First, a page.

In this code we first remove the empty space before using the BOTTOMCOUNT function. The result is we return the bottom ten products that had internet sales. Once again neither one is right or wrong here it just depends on what you want in your final result.

NON EMPTY Keyword vs. NONEMPTY Function – Performance

There is a very common misconception that the NONEM

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Exporting Data Using BCP

  • 20 August 2012
  • Author: BradSchacht
  • Number of views: 2650

BCP, or bulk copy program, has been around in SQL Server for a long time. It is a great way to export large quantities of data very quickly from SQL Server. It can be used to export entire tables or even a custom query. In this post we will focus on doing some simple commands to export data. This is by no means a complete and comprehensive look at BCP. My only intention with this post is to get you started and maybe provide a quick syntax reference for doing BCP in the future.

The obvious choice to move data out to a flat file may be SSIS. BCP could not be any more of a polar opposite in actually implementing the data export in that SSIS is a completely developed in a GUI and BCP is completely developed at the command prompt.

To get started open up a new command prompt window on your computer. You may want to go ahead and run it as administrator in case you want to put the file someplace like the C:\ drive and have UAC turned on. If you simply type BCP at the command prompt a series of available commands will be displayed. We will only touch on a couple of those:

You can see in the screenshot the basic syntax for BCP is [What to Export] [in or out] [file]

BCP AdventureWorks.Production.Product out C:\Production_Product.txt

The second parameter can actually have one of four values:

  • in - Copy data into a table or view from a file
  • out - Copy data from a table or view to a file
  • queryout - Copy data from a query to a file (query must be provided enclosed in quotes, not a table or view name)
  • format - Creates a format file based on the table, view or query specified

There are several other parameters you will want to be sure to include keeping in mind each is case sensitive:

  • -S ServerName\InstanceName
  • Authentication
    • -U Username and -P Password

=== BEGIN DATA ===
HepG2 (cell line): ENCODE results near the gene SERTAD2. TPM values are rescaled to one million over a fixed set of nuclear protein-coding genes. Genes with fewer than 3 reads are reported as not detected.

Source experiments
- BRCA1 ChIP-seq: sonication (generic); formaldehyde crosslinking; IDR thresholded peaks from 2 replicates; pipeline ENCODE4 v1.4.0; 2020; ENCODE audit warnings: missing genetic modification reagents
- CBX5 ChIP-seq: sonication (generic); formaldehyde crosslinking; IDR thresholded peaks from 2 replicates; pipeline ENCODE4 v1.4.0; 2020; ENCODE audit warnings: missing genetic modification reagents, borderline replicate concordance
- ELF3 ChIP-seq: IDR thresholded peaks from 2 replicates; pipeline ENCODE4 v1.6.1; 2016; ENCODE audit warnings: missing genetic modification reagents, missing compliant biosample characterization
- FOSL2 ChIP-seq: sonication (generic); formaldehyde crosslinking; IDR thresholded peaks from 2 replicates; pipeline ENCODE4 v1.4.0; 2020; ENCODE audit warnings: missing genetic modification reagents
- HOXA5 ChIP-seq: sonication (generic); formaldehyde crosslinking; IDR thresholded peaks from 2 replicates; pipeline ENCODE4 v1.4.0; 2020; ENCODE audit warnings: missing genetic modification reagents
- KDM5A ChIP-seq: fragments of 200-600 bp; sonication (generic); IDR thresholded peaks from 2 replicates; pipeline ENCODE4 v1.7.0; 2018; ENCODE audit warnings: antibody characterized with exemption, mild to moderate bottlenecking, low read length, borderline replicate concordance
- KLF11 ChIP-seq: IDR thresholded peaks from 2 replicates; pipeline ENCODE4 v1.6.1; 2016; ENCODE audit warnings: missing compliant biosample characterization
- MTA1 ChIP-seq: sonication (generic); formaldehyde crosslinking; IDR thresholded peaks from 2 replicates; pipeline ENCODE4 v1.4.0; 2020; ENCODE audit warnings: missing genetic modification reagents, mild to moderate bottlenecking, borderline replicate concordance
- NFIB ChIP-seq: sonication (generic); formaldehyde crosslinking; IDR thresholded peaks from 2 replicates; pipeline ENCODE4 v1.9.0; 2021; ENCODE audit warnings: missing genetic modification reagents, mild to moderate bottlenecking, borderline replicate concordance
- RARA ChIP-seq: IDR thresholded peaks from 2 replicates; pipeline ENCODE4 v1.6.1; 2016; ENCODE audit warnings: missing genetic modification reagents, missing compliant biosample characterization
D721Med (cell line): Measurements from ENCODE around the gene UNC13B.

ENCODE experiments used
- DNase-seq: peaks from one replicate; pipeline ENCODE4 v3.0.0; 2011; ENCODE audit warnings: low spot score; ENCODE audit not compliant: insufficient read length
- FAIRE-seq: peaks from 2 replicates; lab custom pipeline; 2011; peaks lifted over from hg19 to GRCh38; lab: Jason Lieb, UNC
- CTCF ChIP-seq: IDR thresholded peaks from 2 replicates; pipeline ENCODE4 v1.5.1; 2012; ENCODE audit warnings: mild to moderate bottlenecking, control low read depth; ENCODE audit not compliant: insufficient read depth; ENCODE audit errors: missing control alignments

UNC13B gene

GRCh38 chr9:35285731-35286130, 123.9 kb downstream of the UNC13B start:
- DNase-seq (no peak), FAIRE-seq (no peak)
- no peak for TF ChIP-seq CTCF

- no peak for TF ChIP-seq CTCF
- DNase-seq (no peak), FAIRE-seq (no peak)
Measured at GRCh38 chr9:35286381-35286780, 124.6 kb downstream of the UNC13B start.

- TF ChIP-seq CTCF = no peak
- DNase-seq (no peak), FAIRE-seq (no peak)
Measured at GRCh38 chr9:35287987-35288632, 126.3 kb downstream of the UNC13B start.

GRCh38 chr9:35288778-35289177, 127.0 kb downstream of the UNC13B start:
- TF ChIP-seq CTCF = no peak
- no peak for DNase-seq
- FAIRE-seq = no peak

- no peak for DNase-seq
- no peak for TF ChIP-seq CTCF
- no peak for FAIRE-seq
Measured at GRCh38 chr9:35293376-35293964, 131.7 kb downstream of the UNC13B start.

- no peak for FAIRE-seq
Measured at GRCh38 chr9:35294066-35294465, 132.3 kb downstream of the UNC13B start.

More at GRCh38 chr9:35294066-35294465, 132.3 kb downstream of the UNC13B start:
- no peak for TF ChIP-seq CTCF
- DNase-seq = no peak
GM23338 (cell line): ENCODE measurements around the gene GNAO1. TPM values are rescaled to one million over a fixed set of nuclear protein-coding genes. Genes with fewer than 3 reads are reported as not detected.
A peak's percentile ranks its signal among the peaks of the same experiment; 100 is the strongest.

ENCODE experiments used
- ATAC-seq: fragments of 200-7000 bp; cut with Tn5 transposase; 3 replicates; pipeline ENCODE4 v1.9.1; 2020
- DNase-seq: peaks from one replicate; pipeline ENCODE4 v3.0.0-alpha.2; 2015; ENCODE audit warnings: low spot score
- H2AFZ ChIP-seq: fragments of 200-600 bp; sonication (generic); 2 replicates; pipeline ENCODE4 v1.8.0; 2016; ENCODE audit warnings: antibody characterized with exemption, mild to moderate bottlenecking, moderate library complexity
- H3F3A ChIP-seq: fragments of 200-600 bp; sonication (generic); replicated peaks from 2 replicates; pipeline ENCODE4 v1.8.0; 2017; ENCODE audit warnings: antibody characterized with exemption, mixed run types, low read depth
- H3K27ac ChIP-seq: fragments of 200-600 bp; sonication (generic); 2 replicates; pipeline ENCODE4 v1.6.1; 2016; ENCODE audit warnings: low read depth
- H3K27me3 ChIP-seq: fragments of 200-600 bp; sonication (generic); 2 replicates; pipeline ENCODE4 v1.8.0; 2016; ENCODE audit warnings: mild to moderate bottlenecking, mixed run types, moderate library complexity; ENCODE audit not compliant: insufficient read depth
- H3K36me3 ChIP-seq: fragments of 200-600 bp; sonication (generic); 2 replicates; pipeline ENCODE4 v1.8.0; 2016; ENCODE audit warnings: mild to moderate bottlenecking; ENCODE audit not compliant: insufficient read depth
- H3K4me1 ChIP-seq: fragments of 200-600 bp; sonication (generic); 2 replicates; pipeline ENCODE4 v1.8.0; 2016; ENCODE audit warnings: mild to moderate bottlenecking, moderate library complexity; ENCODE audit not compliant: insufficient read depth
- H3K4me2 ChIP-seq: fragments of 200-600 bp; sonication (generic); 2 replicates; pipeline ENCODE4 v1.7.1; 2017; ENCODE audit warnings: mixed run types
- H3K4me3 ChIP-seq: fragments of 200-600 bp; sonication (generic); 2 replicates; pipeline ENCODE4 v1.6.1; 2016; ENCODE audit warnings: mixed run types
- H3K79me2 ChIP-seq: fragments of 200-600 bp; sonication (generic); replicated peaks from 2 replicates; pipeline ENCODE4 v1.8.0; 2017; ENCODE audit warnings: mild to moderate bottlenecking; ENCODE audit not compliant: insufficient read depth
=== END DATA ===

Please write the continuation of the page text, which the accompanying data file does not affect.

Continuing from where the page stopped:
• -T Windows Authentication
  • Data Types
    • -c Character data types
    • -n Uses the native data types from the source system
    • Do not specify anything and you will be prompted to provide a data type for each column

Now for a couple of samples:

For each of these I am going to be using windows authentication to connect to a named instance on my local machine. This can connect to other servers however and the files can also be sent to a network share as well.

Table Export: BCP AdventureWorks.Production.Product OUT C:\ProductionProduct.txt -S localhost\SQL2008R2 -T -c

Notice that 504 rows were exported in well under a second at 504,000 rows per second.

Query Export: BCP "SELECT * FROM AdventureWorks.Production.ProductModel" QUERYOUT C:\ProductionProductModel.txt -S localhost\SQL2008R2 -T -c

The results in this case are similar: 128 rows exported, still under a second and 1,376 rows per second.

Notice what happens when providing a query and specifying OUT instead of QUERYOUT:

Unfortunately the error is not all that great, we are just told that an error occurred while processing the command line.

Just to show what happens when exporting a table with more than just a couple of records here is a screenshot of the export from ContosoRetailDW.dbo.FactOnlineSales

Hope this sheds some light on exporting data with BCP. Be on the lookout for some information coming on importing data with BCP as well as a performance comparison between BCP and SSIS direct to a flat file.

Want to explore the BCP options in more detail? Head over to the MSDN page:

Categories: Big Data, SQL Server